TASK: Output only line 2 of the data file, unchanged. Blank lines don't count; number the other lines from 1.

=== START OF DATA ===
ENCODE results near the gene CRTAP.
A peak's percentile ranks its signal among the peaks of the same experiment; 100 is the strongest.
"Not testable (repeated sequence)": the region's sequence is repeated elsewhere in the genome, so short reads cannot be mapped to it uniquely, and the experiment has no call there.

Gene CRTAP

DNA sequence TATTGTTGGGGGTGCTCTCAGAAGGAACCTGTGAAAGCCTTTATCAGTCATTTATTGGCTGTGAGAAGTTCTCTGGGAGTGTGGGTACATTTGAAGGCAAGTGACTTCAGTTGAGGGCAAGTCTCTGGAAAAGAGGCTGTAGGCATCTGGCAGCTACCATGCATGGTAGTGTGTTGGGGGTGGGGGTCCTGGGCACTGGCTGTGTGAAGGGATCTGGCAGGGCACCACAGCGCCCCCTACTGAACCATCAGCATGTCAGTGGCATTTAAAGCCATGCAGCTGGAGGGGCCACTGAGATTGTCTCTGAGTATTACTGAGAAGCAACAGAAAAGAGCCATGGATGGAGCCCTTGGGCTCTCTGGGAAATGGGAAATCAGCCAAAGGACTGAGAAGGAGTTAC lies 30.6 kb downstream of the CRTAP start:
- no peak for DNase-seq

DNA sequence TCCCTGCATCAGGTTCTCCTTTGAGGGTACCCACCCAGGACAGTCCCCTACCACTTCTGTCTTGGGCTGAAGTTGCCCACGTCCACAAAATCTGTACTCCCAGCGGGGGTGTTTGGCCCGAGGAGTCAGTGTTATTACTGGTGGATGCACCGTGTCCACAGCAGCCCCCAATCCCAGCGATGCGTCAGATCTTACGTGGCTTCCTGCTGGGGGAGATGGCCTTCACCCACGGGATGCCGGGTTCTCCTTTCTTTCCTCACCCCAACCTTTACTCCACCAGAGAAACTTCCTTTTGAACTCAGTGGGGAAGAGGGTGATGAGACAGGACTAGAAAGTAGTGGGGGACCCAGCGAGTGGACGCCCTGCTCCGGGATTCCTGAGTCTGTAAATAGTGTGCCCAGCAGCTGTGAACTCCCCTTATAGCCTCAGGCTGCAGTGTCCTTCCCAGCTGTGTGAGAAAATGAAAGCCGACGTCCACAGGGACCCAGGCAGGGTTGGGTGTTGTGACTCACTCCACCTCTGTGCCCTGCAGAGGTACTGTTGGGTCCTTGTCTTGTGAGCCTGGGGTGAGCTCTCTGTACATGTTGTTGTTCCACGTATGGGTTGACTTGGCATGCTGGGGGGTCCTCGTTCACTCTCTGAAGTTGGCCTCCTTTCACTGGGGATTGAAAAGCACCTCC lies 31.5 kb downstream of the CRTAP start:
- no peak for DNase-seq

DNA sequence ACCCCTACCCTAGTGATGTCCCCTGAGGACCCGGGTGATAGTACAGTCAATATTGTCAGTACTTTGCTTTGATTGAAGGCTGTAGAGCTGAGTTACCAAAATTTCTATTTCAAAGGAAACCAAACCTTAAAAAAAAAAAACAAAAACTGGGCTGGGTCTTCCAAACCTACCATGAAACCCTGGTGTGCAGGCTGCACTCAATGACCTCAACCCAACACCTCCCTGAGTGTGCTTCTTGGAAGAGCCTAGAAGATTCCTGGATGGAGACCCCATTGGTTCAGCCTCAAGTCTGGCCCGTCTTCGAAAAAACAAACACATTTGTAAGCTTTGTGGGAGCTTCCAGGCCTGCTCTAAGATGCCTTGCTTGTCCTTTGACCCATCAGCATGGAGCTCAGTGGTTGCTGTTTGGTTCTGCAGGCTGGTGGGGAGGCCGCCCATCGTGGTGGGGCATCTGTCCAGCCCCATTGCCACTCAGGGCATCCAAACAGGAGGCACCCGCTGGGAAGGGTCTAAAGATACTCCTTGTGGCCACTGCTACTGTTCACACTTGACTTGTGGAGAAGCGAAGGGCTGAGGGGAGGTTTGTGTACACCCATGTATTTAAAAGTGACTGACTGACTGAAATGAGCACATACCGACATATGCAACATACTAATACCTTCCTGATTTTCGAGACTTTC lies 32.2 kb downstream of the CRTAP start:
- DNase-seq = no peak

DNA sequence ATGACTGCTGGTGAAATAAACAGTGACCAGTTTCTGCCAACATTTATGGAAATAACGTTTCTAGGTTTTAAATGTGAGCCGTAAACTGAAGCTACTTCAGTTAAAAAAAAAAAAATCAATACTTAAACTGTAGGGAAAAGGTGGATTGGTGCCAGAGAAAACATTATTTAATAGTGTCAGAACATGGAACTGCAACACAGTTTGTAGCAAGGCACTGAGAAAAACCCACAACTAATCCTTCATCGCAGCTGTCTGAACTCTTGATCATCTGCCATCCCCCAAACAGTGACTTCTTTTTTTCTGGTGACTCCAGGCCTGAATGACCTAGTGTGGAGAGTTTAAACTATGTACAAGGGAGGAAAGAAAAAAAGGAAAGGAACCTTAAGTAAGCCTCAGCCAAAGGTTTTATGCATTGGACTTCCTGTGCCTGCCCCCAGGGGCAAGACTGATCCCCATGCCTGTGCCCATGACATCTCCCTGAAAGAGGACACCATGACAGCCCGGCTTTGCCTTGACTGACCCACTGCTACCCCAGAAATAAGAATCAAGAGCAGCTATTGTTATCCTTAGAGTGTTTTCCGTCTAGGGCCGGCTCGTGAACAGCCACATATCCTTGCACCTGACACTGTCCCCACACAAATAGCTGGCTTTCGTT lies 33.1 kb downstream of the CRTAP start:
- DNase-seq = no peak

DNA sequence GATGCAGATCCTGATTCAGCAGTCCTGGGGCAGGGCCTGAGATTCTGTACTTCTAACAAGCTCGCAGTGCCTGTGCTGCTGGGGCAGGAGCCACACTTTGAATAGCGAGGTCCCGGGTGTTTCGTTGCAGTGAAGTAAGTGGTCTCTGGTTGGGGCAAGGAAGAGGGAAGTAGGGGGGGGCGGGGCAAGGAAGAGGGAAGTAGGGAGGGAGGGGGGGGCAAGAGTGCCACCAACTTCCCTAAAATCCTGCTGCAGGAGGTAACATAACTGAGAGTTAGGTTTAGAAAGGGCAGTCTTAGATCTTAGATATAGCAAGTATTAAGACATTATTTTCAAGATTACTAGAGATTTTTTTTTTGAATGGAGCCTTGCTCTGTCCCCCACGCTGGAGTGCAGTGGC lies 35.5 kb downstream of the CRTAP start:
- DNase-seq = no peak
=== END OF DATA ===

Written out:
A peak's percentile ranks its signal among the peaks of the same experiment; 100 is the strongest.